Search site

School of Geography

News (CSAP)

 

  • Gordon Mitchell co-authored chapter 6 (Pollution and inequality) of the Chief Medical Officer’s annual report “Health impacts of all pollution – what do we know?” published last month by the Dept of Health.

  • Gordon Mitchells paper with Olalekan Adekola (York Uni), “The Niger Delta wetlands: threats to ecosystem services, their importance to dependent communities and possible management measures”  was recognised by the International Journal of Biodiversity Science, Ecosystem Services and Management as one of its top ten papers of 2017 (with over 2300 downloads last year).

  • A number of CSAP staff, research postgraduate and MSc GIS students attended the GISRUK Annual Conference in Leicester. Geography at Leeds was very well represented in paper and poster submissions, demonstrating the breadth of our applied research. Amanda Otley was awarded the prize for best poster for work originating from her MSc GIS dissertation (carried out in collaboration with Leeds City Council):  Otley, A., Newing, A., Addison, R., and Ridge, W., 'Developing and operational index of age-specific community resilience in Leeds'. Poster presentation at 26th Annual GIScience Research UK (GISRUK) conference, University of Leicester, 17th-20th April 2018.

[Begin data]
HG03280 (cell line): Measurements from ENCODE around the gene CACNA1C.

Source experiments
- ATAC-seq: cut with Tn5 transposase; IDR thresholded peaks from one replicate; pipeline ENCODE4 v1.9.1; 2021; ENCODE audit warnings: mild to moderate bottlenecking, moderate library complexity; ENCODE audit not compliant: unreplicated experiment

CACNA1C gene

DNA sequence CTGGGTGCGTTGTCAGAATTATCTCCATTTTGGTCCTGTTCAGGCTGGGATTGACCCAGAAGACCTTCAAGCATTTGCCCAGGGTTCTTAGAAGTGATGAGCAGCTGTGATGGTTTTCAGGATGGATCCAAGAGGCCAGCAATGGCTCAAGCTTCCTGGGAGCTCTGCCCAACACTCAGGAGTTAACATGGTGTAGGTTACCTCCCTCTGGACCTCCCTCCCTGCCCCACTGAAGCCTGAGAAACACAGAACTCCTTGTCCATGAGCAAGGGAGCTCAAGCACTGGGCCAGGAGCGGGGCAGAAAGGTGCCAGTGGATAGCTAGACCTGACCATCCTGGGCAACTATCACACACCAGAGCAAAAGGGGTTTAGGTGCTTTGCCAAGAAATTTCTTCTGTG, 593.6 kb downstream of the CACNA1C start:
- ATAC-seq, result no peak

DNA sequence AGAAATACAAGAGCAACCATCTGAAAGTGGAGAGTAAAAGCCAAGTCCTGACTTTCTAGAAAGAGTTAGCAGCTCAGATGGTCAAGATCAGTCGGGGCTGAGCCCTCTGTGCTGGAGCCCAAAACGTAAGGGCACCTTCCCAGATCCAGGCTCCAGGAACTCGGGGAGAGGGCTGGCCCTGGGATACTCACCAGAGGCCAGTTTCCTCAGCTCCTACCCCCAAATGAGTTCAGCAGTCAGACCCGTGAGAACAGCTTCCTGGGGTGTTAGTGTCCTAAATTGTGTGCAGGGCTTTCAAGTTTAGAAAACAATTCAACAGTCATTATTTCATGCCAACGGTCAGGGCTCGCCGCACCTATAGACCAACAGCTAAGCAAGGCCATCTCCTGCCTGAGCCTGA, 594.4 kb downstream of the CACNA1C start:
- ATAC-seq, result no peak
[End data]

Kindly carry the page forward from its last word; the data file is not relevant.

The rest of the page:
• Lex Comber has a paper published in Urban Forestry and Urban Greening - an open copy is available here.  This is work out of the NERC / Newton Critical Zone project with colleagues at Rothamsted and CAS Beijing.

  • John Stillwell presented a paper entitled "The IMAGE Studio: A new methodology for internal migration analysis" in the session on Demographic Methods  and Data at the XXVIII International Population Conference of the International Union for the Scientific Study of Population (IUSSP) in Cape Town, South Africa on 29 October-4 November.  Phil Rees was discussant of papers presented in a special session at the conference on Migration into the European Union: Consequences of alternative migration scenarios  on future population composition.
  • Paul Norman was visiting speaker for the seminar series at the University of Oxford's 'Unit for Biocultural Variation and Obesity, Institute of Social and Cultural Anthropology' The presentation was, "Not social mobility but deprivation mobility: places change their characteristics and people change their places." 

  • CSAP organised the European Colloquium on Theoretical and Quantitative Geography (ECTQG) 2017 in York. There were papers presented by a number of CSAP colleagues including Myles Gould, Michelle Morris, Tomas Crols, Nick Hood, Robin Lovelace, Nick Malleson, Rachel Oldroyd, Nik Lomax, Matthew Daws, Emily Sheard, Monsuru Adepeju, John Stillwell, Alison Heppenstall, Mark Birkin, Eusebio Odiari, Stephen Clark.

  • The SoG and the Wildland Research Institute welcome Yue Cao from Beijing. Yue will be a visiting scholar for 12 months working with Steve Carver on wilderness mapping in China and developing the foundations of a Chinese Wilderness Preservation System. 

  • Steve Carver and Mark Fisher gave the keynote address to the UKELA (UK Environmental Law Association) meeting on REWILDING: AN INTRODUCTION TO THE LAW, SCIENCE AND PRACTICE at Hardwick Hall, Sedgefield.

  • Gordon Mitchell co-authored the Chapter on ‘Pollution and Inequality’ in the Chief Medical Officer for England's annual report. The chapter was singled out for attention by Prof Dame Sally Davies, in her foreword to the report.